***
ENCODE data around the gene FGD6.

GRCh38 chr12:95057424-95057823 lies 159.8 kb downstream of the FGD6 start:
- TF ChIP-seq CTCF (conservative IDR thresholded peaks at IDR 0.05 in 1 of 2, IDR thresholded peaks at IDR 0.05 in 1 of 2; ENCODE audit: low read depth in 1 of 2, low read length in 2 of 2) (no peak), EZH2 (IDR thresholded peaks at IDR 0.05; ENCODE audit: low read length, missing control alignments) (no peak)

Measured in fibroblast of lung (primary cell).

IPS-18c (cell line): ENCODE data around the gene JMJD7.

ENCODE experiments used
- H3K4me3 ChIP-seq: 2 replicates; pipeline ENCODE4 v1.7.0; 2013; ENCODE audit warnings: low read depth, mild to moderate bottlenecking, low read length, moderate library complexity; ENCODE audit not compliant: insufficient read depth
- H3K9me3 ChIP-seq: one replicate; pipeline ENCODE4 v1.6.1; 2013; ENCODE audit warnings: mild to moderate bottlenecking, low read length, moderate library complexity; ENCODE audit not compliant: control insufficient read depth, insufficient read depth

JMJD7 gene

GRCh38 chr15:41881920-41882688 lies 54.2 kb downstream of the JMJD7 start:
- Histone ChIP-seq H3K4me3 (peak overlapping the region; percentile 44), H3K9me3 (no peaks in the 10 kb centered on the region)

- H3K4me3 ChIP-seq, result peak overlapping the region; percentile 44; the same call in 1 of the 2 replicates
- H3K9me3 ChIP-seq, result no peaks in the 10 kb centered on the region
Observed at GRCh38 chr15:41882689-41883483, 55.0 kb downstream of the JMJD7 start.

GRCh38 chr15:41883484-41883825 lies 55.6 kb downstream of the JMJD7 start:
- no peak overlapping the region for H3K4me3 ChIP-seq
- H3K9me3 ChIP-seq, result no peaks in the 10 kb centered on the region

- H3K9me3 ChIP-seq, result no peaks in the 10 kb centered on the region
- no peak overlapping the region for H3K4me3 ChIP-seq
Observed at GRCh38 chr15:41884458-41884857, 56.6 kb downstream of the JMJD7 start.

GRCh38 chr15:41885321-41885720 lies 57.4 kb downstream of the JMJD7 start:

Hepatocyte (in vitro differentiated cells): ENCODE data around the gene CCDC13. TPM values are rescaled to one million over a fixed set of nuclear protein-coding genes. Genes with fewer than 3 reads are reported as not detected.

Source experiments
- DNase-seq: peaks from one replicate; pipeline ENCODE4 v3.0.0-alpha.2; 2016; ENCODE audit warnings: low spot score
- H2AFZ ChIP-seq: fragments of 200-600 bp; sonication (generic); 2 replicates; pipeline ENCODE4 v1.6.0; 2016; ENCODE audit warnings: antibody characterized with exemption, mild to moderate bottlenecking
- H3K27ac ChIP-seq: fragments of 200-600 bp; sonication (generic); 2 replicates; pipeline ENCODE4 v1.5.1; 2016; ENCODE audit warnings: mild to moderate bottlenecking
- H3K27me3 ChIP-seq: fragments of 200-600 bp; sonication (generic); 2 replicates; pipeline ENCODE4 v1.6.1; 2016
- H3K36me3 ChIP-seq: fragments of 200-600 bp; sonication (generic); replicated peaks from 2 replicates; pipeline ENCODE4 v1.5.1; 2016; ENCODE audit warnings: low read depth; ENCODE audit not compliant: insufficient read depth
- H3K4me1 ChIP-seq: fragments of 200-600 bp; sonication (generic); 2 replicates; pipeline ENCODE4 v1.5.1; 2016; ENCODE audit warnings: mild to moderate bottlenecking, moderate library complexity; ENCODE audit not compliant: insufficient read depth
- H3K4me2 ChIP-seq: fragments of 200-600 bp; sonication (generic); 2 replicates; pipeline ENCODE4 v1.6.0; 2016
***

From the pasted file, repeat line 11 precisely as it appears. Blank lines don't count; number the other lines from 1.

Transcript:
- Histone ChIP-seq H3K4me3 (peak overlapping the region; percentile 44), H3K9me3 (no peaks in the 10 kb centered on the region)